All Commentary
Friday, April 1, 1988

Government Regulation of Air Safety May Be Hazardous to Your Health


John Semmens is an economist with the Laissez Faire Institute, a free-market research organization headquartered in Tempe, Arizona,

One would guess from media accounts that it is a proven fact that the skies are less safe due to the 1978 airline deregulation. Whether it be stories of actual crashes or near-collisions, hardly any coverage ends without implying that deregulation is at fault.

It is not that the implication of blame is totally implausible. As advocates of deregulation predicted, air travel is less expensive and more frequent than would have been the case had airlines not been deregulated. In 1987, U.S. airlines flew a record number of flights and passengers-more than a 50 per cent increase over pre- deregulation figures. Obviously, then, the skies are more crowded. And, of course, more crowded must mean more dangerous. Right?

Well, the indictment of deregulation is wrong on two major counts. First, the statistical data show that contrary to what one might surmise, the rate of accidents and fatalities is lower in the post-deregulation period. Second, the hair-raising reports of near-collisions at busy airports reveal that there may be serious problems with air traffic control and the allocation of takeoff and landing rights. However, both air traffic control and airport operating practices are public sector activities that have not been deregulated.

The Federal Trade Commission has compared the 1979-1987 post-deregulation record with the 1970-1978 pre-deregulation period. The figures reveal that the accident and fatality rates have declined for all categories of commercial aviation since deregulation. The table on the opposite page provides a summary.

The evidence very clearly shows an improvement in commercial air safety in the U.S. Not only is the accident rate lower, but the number of fatalities is lower despite an increase of over 100 million passengers between 1978 and 1987.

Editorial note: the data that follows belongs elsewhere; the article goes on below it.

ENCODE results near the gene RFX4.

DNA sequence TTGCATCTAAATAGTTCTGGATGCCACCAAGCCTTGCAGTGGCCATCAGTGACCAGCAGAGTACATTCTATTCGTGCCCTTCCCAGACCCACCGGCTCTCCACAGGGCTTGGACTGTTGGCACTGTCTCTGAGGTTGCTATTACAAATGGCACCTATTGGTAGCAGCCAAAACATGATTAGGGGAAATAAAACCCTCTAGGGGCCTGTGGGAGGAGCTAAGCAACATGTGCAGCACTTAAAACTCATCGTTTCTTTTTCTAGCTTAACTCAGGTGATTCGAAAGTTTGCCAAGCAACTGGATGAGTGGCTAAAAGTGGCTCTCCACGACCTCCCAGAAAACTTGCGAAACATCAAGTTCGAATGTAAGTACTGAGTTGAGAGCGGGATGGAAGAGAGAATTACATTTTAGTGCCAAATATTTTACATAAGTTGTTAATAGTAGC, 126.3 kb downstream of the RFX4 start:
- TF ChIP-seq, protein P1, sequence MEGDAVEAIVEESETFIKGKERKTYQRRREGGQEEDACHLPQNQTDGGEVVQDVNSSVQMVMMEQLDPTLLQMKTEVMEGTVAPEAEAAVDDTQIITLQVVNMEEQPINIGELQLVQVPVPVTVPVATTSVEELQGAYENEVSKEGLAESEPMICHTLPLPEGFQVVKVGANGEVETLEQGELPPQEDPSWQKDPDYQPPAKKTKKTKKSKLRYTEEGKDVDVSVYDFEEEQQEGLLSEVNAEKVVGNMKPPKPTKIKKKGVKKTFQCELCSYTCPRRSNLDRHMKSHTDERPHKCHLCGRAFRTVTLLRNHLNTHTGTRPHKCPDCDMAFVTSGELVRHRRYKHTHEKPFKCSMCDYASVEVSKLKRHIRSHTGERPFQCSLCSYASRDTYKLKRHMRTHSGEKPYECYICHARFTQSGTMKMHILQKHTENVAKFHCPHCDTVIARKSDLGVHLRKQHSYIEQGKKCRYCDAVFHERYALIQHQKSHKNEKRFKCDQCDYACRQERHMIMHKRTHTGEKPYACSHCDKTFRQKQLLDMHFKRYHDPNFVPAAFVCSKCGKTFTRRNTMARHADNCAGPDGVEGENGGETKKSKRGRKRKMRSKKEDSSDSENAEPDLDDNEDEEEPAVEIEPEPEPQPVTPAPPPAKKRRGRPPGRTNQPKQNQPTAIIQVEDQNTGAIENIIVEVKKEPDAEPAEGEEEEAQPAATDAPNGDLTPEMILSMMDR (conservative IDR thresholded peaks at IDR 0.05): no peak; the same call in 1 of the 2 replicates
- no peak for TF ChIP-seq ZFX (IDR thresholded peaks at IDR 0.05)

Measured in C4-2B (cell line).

Perhaps the reason these real gains in air safety are not being heralded is the unwillingness of those with an interventionist agenda to accept the implications. From the standpoint of satisfying consumer demand, deregulation is an unqualified success. If interventionists had to concede that flying is also safer, they would have little leverage for undermining the market solution to transportation needs.

So, instead of being encouraged by verifiable gains in safety as represented by decreases in crash rates and fatalities, the public is being bombarded with hysteria bolstered by less precise measures of safety. Two favorite indicators of the allegedly rising danger are the increasing reports of near-collisions and the rise in Federal Aviation Administration (FAA) citations for violations of safety regulations.

The rising reports of near-collisions, however, might be the result of a more determined effort to look for them. Raising the number of citations could be viewed as a way of creating an apparent need for more FAA funding and authority. Or it could be seen as an increased safety enforcement program made possible by the elimination of the distractions involved in regulating fares and routes. Thus, an increased ability to concentrate on safety enforcement would stand as a desirable by-product of deregulation.


Commercial Aviation Accidents

      Category       1970-1978       1979-1987       % Change

Major Airlines

      Accident rate*       .580       .266       -54


* The accident rate is accidents per 100,000 flight hours.

      Fatal Accident Rate       .088       .037       -58

Charter Airlines

      Accident rate*       2.010       1.220       -39


* The accident rate is accidents per 100,000 flight hours.

      Fatal Accident Rate       .354       .296       -16

Air Taxis & Commuters

      Accident rate*       4.830       3.300       – 32


* The accident rate is accidents per 100,000 flight hours.

      Fatal Accident Rate       1.080       .780       – 28

All Commercial Aviation

      Accident rate*       2,340       1.570       – 33


* The accident rate is accidents per 100,000 flight hours.

      Fatal Accident Rate       .496       .355       – 28


Safety Not Deregulated

Few media stories on air safety make it clear that safety was not deregulated. The FAA retains its extensive responsibilities for aviation safety standards. The FAA is also the operator of the air traffic control system. It is this control system that is supposed to keep planes from running into each other. Further, it needs to be pointed out that all of the overcrowded airports at which the near-collisions are occurring are publicly owned facilities.